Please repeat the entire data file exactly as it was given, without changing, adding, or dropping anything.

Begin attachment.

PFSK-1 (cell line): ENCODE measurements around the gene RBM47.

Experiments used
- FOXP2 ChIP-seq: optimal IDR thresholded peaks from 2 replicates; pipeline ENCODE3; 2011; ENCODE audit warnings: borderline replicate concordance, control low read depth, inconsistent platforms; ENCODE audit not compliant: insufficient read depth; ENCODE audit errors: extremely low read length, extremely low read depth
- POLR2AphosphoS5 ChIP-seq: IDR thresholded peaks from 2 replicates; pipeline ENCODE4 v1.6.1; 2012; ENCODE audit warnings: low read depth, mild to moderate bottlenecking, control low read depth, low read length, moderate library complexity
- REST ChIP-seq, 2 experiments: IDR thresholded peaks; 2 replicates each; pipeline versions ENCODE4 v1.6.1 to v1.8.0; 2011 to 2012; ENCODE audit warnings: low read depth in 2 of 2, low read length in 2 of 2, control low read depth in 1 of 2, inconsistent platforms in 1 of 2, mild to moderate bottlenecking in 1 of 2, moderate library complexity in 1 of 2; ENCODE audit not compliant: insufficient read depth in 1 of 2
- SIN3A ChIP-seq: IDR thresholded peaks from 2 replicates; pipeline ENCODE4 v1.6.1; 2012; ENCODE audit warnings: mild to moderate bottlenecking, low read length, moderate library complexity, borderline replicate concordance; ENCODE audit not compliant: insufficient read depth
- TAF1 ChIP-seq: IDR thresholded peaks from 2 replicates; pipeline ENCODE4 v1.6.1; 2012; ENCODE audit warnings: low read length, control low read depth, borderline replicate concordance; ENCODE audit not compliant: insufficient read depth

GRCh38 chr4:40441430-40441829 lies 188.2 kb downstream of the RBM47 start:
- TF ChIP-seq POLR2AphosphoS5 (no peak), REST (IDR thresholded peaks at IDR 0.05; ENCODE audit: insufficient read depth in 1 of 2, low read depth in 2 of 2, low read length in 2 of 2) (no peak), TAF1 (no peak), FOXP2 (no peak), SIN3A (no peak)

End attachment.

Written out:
PFSK-1 (cell line): ENCODE measurements around the gene RBM47.

Experiments used
- FOXP2 ChIP-seq: optimal IDR thresholded peaks from 2 replicates; pipeline ENCODE3; 2011; ENCODE audit warnings: borderline replicate concordance, control low read depth, inconsistent platforms; ENCODE audit not compliant: insufficient read depth; ENCODE audit errors: extremely low read length, extremely low read depth
- POLR2AphosphoS5 ChIP-seq: IDR thresholded peaks from 2 replicates; pipeline ENCODE4 v1.6.1; 2012; ENCODE audit warnings: low read depth, mild to moderate bottlenecking, control low read depth, low read length, moderate library complexity
- REST ChIP-seq, 2 experiments: IDR thresholded peaks; 2 replicates each; pipeline versions ENCODE4 v1.6.1 to v1.8.0; 2011 to 2012; ENCODE audit warnings: low read depth in 2 of 2, low read length in 2 of 2, control low read depth in 1 of 2, inconsistent platforms in 1 of 2, mild to moderate bottlenecking in 1 of 2, moderate library complexity in 1 of 2; ENCODE audit not compliant: insufficient read depth in 1 of 2
- SIN3A ChIP-seq: IDR thresholded peaks from 2 replicates; pipeline ENCODE4 v1.6.1; 2012; ENCODE audit warnings: mild to moderate bottlenecking, low read length, moderate library complexity, borderline replicate concordance; ENCODE audit not compliant: insufficient read depth
- TAF1 ChIP-seq: IDR thresholded peaks from 2 replicates; pipeline ENCODE4 v1.6.1; 2012; ENCODE audit warnings: low read length, control low read depth, borderline replicate concordance; ENCODE audit not compliant: insufficient read depth

GRCh38 chr4:40441430-40441829 lies 188.2 kb downstream of the RBM47 start:
- TF ChIP-seq POLR2AphosphoS5 (no peak), REST (IDR thresholded peaks at IDR 0.05; ENCODE audit: insufficient read depth in 1 of 2, low read depth in 2 of 2, low read length in 2 of 2) (no peak), TAF1 (no peak), FOXP2 (no peak), SIN3A (no peak)